|Webber, Charles - Chuck|
Submitted to: Southern Region of the American Society for Horticultural Science
Publication Type: Abstract only
Publication Acceptance Date: 2/17/2010
Publication Date: N/A
Citation: Interpretive Summary:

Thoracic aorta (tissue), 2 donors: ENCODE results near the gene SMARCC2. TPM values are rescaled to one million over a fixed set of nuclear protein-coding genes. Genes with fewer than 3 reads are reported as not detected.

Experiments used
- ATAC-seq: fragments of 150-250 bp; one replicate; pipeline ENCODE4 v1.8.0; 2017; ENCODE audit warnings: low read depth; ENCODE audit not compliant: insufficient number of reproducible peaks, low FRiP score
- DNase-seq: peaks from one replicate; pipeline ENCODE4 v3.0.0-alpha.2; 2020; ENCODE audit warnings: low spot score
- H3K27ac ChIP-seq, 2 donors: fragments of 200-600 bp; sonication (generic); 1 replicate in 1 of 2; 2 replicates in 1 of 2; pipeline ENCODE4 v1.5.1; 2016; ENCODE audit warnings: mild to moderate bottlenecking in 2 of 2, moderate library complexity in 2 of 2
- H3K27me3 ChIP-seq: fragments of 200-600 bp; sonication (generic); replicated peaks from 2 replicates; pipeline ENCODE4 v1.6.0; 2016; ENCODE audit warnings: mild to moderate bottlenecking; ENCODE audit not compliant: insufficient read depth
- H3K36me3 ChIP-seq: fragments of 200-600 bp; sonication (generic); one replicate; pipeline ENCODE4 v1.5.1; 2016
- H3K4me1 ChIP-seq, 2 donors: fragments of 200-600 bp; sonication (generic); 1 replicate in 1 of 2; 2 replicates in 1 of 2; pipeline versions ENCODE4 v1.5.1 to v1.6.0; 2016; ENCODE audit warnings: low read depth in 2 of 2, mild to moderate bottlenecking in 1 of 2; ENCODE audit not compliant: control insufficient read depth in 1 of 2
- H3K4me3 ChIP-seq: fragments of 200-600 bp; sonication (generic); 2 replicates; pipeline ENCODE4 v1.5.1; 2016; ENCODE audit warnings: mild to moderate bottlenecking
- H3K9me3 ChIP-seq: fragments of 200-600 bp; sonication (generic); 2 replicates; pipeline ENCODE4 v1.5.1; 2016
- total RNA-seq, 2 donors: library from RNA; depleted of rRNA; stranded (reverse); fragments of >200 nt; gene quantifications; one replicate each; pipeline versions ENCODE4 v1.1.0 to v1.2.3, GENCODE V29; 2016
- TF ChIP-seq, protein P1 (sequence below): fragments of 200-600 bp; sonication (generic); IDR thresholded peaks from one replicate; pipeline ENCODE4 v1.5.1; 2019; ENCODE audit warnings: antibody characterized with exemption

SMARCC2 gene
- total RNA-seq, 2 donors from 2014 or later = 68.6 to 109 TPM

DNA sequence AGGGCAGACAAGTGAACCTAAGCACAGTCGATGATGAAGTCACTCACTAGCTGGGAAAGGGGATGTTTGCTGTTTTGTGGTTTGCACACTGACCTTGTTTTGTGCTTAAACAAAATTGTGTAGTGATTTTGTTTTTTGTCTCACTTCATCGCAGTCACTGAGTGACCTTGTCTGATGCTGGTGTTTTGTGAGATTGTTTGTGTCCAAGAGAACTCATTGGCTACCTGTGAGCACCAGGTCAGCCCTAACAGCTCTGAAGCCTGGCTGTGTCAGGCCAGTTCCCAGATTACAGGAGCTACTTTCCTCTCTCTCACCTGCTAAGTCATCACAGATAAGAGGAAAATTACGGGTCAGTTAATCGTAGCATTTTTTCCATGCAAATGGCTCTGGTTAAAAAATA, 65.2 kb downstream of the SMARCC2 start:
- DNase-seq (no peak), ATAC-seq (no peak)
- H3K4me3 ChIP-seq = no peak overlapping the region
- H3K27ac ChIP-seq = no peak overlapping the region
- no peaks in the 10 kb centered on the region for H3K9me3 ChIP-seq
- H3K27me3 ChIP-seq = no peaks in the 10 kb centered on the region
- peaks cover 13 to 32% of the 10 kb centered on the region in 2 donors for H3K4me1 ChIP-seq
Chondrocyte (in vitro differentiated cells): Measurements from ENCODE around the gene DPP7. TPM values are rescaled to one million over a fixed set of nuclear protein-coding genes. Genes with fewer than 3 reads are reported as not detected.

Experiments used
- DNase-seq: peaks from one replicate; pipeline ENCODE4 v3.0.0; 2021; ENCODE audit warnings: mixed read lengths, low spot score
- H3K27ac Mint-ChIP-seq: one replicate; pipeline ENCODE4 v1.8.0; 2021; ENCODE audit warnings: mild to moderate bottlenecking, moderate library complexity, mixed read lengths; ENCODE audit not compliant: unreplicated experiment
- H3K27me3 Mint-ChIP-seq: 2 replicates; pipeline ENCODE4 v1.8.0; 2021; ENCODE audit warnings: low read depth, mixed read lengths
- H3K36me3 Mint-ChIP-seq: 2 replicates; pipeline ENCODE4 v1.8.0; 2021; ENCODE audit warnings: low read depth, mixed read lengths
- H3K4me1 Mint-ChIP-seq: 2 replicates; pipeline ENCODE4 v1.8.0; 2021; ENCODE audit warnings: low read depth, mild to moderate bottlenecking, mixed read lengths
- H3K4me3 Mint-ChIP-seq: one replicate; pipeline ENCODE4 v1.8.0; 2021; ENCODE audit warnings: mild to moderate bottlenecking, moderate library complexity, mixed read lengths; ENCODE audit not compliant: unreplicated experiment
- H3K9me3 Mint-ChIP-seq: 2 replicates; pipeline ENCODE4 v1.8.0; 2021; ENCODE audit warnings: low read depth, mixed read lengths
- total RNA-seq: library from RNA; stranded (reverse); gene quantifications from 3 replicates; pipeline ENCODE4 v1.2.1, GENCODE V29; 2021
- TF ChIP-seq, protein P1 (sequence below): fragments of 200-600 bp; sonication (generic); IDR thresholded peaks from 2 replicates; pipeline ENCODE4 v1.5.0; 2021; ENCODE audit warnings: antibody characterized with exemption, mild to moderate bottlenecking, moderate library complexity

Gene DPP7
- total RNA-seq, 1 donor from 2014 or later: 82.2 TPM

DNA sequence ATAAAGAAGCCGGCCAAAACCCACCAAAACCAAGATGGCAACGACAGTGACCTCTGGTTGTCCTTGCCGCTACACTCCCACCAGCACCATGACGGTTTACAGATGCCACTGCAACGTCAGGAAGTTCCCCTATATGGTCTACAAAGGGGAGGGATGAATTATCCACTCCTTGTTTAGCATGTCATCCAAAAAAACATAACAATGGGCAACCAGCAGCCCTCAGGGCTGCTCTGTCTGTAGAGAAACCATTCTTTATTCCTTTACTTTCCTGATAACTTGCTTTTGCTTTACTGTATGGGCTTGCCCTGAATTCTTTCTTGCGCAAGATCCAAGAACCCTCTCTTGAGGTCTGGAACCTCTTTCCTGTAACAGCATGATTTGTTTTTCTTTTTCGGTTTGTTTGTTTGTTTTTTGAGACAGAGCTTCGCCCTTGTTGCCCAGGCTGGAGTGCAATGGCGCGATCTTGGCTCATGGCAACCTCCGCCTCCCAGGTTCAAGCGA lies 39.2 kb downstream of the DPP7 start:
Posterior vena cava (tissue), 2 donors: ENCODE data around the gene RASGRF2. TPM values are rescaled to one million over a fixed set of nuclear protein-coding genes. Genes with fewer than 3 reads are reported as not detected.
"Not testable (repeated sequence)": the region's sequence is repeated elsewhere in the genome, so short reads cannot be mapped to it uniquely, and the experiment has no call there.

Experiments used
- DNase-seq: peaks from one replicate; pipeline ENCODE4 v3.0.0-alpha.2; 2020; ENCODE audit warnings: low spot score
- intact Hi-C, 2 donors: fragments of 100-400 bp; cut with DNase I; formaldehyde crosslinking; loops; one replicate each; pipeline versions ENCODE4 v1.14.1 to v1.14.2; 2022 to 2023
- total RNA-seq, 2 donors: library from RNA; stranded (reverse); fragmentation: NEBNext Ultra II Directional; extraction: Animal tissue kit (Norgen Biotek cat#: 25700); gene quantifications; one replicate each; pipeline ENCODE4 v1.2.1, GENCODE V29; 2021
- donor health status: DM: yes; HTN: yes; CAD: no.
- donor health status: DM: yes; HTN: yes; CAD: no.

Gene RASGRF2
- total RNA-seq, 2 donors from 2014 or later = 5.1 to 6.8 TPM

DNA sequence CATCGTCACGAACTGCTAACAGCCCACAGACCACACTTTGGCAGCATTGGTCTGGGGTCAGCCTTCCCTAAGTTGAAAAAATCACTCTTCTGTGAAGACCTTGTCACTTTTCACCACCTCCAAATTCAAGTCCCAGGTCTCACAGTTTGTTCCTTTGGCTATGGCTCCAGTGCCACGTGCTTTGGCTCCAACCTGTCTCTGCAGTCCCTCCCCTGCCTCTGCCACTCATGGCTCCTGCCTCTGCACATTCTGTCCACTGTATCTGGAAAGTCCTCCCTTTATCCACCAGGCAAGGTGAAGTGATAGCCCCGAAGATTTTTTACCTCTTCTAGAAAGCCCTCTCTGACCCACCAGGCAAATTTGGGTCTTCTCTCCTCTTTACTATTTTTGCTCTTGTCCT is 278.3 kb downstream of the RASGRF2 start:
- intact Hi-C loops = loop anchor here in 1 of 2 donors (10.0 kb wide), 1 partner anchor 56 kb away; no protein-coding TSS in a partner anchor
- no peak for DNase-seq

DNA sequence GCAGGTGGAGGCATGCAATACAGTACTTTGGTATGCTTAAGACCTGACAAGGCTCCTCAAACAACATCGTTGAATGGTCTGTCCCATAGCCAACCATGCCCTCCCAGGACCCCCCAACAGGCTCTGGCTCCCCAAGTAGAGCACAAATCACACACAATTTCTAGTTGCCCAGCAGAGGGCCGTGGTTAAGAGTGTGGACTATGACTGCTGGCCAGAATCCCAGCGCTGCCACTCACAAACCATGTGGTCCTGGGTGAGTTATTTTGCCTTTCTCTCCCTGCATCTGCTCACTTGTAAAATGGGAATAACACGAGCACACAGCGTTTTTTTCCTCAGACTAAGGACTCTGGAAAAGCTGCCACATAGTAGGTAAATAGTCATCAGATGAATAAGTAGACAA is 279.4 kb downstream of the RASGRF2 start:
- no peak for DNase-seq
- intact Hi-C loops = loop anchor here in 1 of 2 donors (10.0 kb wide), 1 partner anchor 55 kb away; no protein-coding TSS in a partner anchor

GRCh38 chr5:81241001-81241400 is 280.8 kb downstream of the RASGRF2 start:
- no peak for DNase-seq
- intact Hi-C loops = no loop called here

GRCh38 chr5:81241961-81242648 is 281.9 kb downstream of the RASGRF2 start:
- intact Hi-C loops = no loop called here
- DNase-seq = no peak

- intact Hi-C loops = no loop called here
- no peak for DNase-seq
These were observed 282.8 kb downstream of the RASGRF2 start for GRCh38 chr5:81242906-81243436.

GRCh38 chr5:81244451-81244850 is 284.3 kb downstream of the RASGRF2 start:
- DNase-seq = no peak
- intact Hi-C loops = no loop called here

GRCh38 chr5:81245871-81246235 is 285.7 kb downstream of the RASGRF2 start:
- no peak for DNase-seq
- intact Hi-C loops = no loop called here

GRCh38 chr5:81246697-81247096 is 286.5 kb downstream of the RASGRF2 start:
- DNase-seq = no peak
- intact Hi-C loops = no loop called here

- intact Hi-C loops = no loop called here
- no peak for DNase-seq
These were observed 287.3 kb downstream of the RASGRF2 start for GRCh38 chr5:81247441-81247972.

Technical Abstract: In 2002, scientists at the Lane Agricultural Center in southeastern Oklahoma began a study to explore the potential for organic agricultural production. Land was certified as organic according to the guidelines of the National Organic Program. At the beginning of the study, soil samples were taken in 2002. Lime was added based on soil test recommendations. For four years, vegetable crops were grown in the summer and cover crops were grown in the winter. In most years, crimson clover (Trifolium incarnatum L.) and cereal rye (Secale cereale L.) were grown as cover crops. During the spring, the cover crops were plowed under, and four vegetable crops [tomatoes (Solanum lycopersicum L.), sweet corn (Zea mays L.), southern peas (Vigna unguiculata (L.) Walp.), and watermelon (Citrullus lanatus (Thunb.) Matsum. & Nakai var. lanatus)] were planted. The vegetables were rotated within the plots each year, so that a different crop was grown in each location each year. Poultry litter was applied to the soil five times over the four year period. The total amount of litter applied was approximately 11.5 t/a, and the analysis of the litter was approximately 2% of N, P, and K. After the four year rotation was completed, soil samples were taken to determine if changes to the soil had occurred. Organic matter did not change over the length of the study. Soil pH increased. Potassium and calcium levels in the soil approximately doubled. Neither nitrogen nor magnesium changed substantially. Copper and zinc levels more than doubled. Phosphorus increased by approximately seven times. Sulfur and iron decreased, and boron increased by about 50%. In general, the use of poultry litter and cover crops for four years improved the nutrient status of the soil. Many of the nutrients that were formerly deficient are now at recommended levels. No nutrients are currently present at excessively high levels. However, if the former poultry litter fertilization practices are continued, we anticipate that levels of P and perhaps other nutrients could soon reach excessive levels.